“Now that’s a fire!”
This is the final column in my five-part series tracing the history of the hospitalist movement and the factors that propelled it into becoming the fastest growing medical specialty in history and the mainstay of American medicine that it has become.
In the first column, “Tinder & Spark,” economic forces of the early 1990s pushed Baby Boomer physicians into creative ways of working in the hospital; a seminal article in the most famous journal in the world then sparked a revolution. In part two, “Fuel,” Generation X physicians aligned with the values of the HM movement and joined the field in record numbers. In part three, “Oxygen,” I explained how the patient safety and quality movement propelled hospitalist growth, through both inspiration and funding, to new heights throughout the late 90s and early 2000s. And in the October 2014 issue, I continued my journey through the first 20 years of hospital medicine as a field with the fourth installment, “Heat,” a focus on the rise in importance of patient experience and the Millennial generation’s arrival in our hospitalist workforce.
That brings us to the present and back to a factor that started our rise and is becoming more important than ever, both for us as a specialty and for our success as a country.
The Affordability Crisis
We have known for a long time how expensive healthcare is. If it wasn’t for managed care trying to control costs in the 80s and 90s, hospitalists might very well not even exist. But now, it isn’t just costly. It is unaffordable for the average family.
Table 1 shows projected healthcare costs and growth curves through 2021, with a median four-person household income overlaid.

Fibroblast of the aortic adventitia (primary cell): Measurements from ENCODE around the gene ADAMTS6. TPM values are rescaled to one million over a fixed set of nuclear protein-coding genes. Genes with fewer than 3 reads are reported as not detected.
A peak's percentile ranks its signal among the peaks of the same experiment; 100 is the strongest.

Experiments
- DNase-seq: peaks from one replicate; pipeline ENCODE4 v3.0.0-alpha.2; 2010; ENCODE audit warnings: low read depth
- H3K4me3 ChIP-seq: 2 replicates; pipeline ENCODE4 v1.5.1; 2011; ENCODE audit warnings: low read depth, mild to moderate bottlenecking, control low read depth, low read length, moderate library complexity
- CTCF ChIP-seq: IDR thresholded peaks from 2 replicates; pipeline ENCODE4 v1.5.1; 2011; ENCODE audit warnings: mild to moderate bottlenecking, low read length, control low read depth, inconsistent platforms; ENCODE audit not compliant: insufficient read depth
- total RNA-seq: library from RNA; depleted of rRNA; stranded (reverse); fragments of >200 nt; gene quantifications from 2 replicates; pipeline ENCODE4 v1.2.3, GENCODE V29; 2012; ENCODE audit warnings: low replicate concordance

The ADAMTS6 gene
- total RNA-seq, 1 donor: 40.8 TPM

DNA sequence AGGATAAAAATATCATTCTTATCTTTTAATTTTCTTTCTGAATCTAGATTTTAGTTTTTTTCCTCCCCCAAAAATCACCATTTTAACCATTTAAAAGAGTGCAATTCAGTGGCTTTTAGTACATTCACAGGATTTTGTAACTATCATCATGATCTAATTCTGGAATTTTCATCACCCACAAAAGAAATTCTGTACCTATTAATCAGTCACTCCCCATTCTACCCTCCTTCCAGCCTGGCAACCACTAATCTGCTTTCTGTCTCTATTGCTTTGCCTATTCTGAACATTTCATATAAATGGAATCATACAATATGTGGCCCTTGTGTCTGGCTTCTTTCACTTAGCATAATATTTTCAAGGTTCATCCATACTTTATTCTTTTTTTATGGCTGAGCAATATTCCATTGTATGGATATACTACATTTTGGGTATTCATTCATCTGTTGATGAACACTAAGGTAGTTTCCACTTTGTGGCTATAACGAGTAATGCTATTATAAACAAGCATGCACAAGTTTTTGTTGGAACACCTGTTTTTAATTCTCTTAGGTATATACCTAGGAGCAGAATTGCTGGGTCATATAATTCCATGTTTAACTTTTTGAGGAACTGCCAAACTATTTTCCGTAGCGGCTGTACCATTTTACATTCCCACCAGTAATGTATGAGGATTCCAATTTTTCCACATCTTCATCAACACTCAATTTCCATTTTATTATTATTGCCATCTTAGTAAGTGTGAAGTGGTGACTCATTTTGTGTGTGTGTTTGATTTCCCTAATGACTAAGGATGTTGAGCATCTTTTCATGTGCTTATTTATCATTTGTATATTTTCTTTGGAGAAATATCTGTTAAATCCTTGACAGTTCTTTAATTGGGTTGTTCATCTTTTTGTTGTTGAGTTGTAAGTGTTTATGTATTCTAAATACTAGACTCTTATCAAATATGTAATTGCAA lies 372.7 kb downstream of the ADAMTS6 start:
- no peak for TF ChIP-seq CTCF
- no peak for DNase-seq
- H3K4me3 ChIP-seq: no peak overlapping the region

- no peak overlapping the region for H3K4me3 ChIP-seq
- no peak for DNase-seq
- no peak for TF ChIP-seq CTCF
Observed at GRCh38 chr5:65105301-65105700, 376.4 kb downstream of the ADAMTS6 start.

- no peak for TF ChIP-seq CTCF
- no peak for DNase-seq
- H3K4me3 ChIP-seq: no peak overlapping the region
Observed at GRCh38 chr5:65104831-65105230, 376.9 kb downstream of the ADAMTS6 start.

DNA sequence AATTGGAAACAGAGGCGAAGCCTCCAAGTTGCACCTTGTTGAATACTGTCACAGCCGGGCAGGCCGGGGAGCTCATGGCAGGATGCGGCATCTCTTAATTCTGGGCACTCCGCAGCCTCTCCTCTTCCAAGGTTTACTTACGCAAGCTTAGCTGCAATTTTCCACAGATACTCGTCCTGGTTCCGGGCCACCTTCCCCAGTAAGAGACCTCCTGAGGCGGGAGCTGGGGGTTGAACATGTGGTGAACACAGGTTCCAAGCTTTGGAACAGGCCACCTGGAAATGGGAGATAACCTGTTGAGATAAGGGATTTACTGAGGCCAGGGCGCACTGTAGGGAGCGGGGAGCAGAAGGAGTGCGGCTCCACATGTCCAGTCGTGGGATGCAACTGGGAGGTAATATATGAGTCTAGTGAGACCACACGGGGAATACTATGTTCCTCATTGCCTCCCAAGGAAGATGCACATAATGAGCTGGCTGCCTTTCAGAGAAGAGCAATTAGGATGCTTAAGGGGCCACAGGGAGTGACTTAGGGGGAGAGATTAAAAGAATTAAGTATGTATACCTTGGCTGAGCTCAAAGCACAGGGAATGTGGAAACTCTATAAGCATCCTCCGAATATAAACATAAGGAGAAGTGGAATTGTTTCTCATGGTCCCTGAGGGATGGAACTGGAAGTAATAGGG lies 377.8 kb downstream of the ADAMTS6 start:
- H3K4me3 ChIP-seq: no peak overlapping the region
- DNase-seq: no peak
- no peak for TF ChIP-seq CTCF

In most scenarios, the two lines, income and healthcare costs, continue to get closer and closer—with healthcare costs almost $42,000 per family by 2021 in the most aggressive projection (8% growth). I am sure many of you have heard the phrase “bending the curve.” That simply means to try and bend that red line down to something approximating the blue line. It is slowing the growth, not actually decreasing the cost.
But it’s a step.
Only at that slowest healthcare growth rate projection (3%) does household income maintain pace. At the highest projection, two-thirds of family income will go toward healthcare. It simply won’t work. Affordability must be addressed.
Hospitalists are at the center of this storm. If you look at the various factors contributing to costs, we (and our keyboards) have great control and influence over inpatient, professional services, and pharmacy costs. To our credit, and to the credit of our teammates in the hospital, we actually seem to be bending the curve down toward the 5% range in inpatient care and professional services. Nevertheless, even at that level it is outpacing income growth.
In 2013, total healthcare costs for a family of four finally caught up with college costs. It is now just north of $22,000 per year for both healthcare costs and the annual cost of attending an in-state public college. Let’s not catch the private colleges as the biggest family budget buster.